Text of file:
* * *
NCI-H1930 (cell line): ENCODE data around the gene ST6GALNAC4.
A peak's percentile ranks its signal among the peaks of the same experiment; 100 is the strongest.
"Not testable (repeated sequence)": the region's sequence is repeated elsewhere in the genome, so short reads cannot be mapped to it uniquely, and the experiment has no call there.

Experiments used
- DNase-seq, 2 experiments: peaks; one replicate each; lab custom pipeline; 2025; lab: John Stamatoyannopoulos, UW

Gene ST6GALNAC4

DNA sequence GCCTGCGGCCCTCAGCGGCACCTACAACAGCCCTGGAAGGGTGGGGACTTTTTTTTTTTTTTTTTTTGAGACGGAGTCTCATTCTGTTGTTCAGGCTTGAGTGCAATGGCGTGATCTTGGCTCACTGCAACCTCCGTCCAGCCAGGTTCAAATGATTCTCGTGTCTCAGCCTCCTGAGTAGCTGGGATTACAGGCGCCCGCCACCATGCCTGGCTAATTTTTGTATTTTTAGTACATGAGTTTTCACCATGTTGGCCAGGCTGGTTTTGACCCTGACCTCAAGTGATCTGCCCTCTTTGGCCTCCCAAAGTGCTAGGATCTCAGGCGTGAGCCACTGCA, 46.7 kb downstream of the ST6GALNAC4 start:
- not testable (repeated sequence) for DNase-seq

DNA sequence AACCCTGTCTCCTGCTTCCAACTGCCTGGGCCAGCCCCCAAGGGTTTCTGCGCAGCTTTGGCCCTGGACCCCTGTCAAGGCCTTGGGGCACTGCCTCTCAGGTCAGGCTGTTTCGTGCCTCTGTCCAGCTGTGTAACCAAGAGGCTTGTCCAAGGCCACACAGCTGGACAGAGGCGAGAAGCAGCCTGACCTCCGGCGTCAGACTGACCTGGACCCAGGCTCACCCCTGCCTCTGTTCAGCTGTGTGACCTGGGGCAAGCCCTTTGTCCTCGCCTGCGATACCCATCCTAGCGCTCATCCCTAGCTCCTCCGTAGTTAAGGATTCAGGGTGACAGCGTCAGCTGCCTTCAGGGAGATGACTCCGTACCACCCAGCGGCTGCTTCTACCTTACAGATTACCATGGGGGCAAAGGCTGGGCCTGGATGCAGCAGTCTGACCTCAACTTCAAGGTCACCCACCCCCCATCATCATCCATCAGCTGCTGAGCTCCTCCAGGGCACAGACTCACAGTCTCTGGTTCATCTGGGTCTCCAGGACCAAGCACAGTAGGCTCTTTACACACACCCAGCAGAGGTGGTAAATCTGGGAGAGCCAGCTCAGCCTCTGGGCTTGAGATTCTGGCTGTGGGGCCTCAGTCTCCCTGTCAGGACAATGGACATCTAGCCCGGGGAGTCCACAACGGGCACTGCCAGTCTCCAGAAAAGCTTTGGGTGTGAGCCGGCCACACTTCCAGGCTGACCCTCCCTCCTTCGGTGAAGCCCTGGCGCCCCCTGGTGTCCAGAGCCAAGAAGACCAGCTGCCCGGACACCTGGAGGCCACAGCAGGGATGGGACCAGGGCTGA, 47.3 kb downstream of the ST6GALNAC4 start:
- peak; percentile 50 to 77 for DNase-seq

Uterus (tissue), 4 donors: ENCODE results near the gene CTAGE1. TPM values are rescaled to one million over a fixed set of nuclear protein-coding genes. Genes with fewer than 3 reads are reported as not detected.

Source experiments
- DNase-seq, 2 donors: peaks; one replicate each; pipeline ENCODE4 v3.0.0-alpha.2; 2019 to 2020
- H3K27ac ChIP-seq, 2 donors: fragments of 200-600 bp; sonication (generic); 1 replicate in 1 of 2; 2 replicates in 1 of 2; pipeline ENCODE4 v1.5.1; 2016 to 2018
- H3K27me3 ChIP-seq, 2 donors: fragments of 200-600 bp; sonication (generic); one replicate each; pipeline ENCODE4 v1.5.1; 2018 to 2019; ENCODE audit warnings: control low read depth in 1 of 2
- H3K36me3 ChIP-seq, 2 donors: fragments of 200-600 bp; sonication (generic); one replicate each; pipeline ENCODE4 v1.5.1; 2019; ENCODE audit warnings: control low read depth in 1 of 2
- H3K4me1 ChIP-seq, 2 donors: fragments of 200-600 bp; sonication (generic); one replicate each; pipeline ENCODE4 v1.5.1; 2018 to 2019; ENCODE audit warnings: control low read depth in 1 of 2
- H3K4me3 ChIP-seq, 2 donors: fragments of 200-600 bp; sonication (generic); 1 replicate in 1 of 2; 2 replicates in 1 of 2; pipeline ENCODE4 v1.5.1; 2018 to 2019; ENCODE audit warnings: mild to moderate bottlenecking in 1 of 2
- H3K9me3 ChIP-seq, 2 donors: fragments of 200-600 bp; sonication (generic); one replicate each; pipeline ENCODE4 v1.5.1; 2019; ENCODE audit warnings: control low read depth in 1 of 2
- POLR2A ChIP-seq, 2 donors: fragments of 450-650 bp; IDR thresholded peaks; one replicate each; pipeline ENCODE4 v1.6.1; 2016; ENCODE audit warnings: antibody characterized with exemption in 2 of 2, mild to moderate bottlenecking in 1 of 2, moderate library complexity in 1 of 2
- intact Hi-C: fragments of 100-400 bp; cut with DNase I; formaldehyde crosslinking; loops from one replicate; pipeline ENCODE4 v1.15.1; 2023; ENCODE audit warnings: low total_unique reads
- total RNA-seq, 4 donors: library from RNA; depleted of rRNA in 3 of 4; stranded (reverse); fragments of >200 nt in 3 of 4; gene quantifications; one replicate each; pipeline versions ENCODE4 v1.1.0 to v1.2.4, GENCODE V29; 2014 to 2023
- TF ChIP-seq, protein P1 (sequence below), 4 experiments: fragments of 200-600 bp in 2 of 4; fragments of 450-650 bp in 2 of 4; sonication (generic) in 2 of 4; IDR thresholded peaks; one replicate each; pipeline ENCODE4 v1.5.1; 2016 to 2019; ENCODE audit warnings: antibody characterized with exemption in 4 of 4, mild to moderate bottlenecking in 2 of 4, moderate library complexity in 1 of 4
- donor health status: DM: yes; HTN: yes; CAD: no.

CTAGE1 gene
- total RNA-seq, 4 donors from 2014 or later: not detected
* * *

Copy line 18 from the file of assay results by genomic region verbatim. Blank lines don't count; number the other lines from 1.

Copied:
- H3K4me3 ChIP-seq, 2 donors: fragments of 200-600 bp; sonication (generic); 1 replicate in 1 of 2; 2 replicates in 1 of 2; pipeline ENCODE4 v1.5.1; 2018 to 2019; ENCODE audit warnings: mild to moderate bottlenecking in 1 of 2